The Doctor Who Became Insane Himself
October 30, 1857 – Birth date of French physician and neurologist Georges Gilles de la Tourette.
As one of the pupils of famous French neurologist Jean-Martin Charcot (1825-1893) at the Paris Salpêtrière hospital, Tourette experimented with the use of hypnosis as a method in psychotherapy. One of his specialisms was working with patients who suffered from hysteria. People considered him brilliant, though not always friendly.
As a young assistant in 1884, he was the first to analyze a condition characterized by recurring involuntary movements and tics (sometimes with rude, offensive vocalizations). Named after him, this illness is still known today as the “Tourette Syndrome”.
When in the early evening of December 6, 1893 Tourette returned home from the hospital, he found a young woman waiting for him. This girl was 19-year-old Rose Kamper (1864-1955), a former Sainte-Anne asylum patient who had participated in one of Tourette’s hypnotism sessions. After a brief exchange in which she asked Tourette for money, she produced a pistol and shot him in the neck. The wound was not fatal.
After the shot, Rose Kamper kept sitting quietly in Tourette’s waiting room. She later explained that she suspected Tourette to be in love with her, that she had been hypnotized without her consent to take over control of her will “at distance”, and that there was another person in her who had made her shoot.
Kamper was diagnosed with what we today would call paranoid schizophrenia and quickly locked in the asylum again. She would spend much of the rest of her life going in and out of mental hospitals, once stabbing a nurse with a fork; in 1910 she would cause a large-scale police hunt when she managed to escape from an asylum.
Meanwhile the news of a patient shooting a therapist had gotten very much publicity in the French popular press. It was sensationalized like this:
“A Hypnotism Drama”
Tourette survived the shot, but the incident was used by others to discredit and ridicule the therapeutic use of hypnosis. So it also damaged Tourette’s reputation, and worse, the experience had shaken him enough to mark the beginning of his becoming mentally unbalanced himself. Gradually, he began to suffer from depressions and manic moods himself.
This probably was not just caused by some kind of posttraumatic stress. Several of his colleagues suspected that Tourette was in fact developing “paretic dementia”, the dreaded mental illness caused by a sexually transmitted disease: by syphilis infecting the brain.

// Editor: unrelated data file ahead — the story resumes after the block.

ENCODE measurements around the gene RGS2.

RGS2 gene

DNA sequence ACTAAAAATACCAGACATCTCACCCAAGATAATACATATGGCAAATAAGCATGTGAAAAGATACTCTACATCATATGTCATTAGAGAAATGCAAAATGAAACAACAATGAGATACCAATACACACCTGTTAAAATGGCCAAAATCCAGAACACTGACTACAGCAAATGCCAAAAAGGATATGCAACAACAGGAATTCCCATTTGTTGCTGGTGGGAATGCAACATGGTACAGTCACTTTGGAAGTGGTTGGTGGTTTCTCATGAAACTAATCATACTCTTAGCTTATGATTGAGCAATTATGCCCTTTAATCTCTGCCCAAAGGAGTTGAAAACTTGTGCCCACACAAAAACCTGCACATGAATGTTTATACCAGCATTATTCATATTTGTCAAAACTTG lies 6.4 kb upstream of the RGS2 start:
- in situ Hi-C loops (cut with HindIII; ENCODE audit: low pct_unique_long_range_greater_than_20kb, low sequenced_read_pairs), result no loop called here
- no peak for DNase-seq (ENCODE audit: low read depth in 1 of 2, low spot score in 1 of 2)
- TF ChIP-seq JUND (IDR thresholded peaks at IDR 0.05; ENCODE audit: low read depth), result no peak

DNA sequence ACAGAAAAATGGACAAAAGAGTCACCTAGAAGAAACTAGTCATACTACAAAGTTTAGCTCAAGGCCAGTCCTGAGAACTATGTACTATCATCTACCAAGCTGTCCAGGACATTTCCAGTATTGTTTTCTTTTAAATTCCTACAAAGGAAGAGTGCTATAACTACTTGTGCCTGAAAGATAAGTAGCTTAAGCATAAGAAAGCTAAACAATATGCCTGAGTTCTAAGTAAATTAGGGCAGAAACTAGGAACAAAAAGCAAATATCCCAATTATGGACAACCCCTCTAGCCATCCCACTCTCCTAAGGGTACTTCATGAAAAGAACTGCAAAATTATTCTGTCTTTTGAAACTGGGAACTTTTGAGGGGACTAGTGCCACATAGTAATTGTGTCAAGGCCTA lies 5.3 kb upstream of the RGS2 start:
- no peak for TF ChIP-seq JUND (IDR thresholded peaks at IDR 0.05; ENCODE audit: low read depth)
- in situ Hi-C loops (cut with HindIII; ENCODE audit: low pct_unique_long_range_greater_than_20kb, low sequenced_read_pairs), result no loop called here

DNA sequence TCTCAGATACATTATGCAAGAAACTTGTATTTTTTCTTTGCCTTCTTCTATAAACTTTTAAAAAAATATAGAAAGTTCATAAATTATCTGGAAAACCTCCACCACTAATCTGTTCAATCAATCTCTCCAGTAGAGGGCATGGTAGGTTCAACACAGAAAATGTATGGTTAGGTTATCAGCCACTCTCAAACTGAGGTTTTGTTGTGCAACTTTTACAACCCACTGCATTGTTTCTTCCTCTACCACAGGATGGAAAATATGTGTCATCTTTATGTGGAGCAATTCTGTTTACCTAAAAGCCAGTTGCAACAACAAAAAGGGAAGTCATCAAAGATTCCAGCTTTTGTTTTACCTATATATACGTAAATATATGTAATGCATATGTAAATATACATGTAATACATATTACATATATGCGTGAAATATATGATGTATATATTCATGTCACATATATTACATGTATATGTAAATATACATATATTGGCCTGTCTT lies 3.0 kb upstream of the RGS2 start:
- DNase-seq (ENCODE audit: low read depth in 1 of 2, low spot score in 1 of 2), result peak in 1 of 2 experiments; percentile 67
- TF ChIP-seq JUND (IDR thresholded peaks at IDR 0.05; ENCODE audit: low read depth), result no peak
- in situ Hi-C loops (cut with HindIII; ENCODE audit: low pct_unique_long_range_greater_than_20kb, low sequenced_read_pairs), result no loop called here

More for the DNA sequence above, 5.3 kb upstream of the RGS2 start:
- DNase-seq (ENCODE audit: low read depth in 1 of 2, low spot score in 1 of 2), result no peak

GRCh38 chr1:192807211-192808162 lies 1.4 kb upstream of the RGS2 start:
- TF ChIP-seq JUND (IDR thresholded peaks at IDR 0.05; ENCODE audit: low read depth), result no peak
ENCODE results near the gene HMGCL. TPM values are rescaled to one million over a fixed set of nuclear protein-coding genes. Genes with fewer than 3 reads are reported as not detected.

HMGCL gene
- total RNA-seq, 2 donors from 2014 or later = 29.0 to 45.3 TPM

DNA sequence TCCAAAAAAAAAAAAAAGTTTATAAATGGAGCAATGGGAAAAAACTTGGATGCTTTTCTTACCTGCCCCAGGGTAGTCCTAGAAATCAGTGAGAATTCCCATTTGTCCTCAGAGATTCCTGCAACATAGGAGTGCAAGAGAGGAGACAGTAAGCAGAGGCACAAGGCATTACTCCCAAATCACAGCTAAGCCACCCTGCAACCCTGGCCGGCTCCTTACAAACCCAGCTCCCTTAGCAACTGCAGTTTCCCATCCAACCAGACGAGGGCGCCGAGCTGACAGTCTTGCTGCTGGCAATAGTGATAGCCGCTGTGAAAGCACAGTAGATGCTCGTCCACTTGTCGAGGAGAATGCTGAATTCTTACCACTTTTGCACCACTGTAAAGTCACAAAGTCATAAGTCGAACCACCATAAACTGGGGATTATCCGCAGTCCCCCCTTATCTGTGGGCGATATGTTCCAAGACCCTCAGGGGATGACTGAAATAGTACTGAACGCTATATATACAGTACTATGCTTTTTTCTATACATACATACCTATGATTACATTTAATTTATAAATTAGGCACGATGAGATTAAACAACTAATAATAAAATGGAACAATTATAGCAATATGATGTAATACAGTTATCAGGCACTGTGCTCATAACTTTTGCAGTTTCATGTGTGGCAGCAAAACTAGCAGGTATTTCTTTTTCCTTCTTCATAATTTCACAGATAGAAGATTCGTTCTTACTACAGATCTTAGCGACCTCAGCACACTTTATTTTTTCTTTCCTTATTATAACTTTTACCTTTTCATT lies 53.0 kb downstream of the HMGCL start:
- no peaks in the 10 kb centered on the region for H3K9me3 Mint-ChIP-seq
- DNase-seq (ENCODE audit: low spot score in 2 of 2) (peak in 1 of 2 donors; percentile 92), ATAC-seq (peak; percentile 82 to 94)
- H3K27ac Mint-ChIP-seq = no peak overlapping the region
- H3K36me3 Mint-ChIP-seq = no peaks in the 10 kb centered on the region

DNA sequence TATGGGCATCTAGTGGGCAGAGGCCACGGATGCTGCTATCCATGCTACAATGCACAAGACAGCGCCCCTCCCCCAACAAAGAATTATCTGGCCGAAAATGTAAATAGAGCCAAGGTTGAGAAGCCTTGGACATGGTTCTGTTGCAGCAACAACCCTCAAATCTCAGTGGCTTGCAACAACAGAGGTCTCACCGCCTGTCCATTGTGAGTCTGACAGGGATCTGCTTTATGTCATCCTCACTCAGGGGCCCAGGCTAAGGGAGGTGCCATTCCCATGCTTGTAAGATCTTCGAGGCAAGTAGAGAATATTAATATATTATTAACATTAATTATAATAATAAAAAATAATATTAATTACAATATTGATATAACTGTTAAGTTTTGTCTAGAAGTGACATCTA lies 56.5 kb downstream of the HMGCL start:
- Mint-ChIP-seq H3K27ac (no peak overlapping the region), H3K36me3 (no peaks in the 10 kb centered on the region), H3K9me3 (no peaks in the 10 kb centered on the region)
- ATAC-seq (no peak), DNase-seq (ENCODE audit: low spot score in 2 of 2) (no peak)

Ironically, in 1899 Tourette himself published an article on the advance of syphilis into neurosyphilis and insanity. Some wonder if by then he did recognize the symptoms in himself and if this perhaps worsened his depressions; we just don’t know.
Anyway, around that time Tourette’s behavior became ever more erratic and bizarre. He sometimes bothered people by following them on the street, and occasionally stole little items.
Newspapers began to write about “the deranged doctor” and in the end he lost his hospital job. Friends and family decided something had to be done.
On May 28, 1901 Tourette was lured into the Swiss Asile d’Aliénés de Cery (an insane asylum near Lausanne, Switzerland) under the pretense that some “famous patient” was waiting there for a consult with him. Once inside, he was involuntary committed.
The asylum staff observed he was suffering from “melancholia with suicidal tendencies” and “bouts of megalomania”. He was indeed diagnosed with “paretic neurosyphilis”.
The Cery asylum as it was built in 1873
Tourette became (not surprisingly) very agitated over his involuntary commitment, and after a few days had to be put in an isolation cell.
The next few years he was kept in this Swiss asylum, where at first he vainly kept writing letters pleading for his release. He began to lose his last shreds of sanity and became almost psychotic, with rambling speech and convulsions.
Three years later (May 22, 1904) he died in the asylum after an epileptic seizure. He was 46.
- If you like to read something written by Tourette in English, try this 1888 article in which he summarized his views on the therapeutic use of hypnosis: The Wonders of Animal Magnetism, as published in The North American Review, volume 146 (February 1888).
- Gilles de la Tourette was a prolific writer. Many of his works can now be found as e-books online. If you can read French, here are links to his most important studies:
● Études cliniques et physiologiques sur la marche : la marche dans les maladies du système nerveux : étudiée par la méthode des empreintes, 1886.
● L’hypnotisme et les états analogues au point de vue médico-légal : les etats hypnotiques et les etats analogues les suggestions criminelles cabinets de somnambules et sociétés de magnétisme et de spiritisme l’hypnotisme devant la loi, 1887.
● Traité clinique et thérapeutique de l’hystérie d’après l’enseignement de la Salpêtrière, 1891-1895: volume 1, volume 2, volume 3.
● Leçons de clinique thérapeutique sur les maladies du système nerveux, 1898.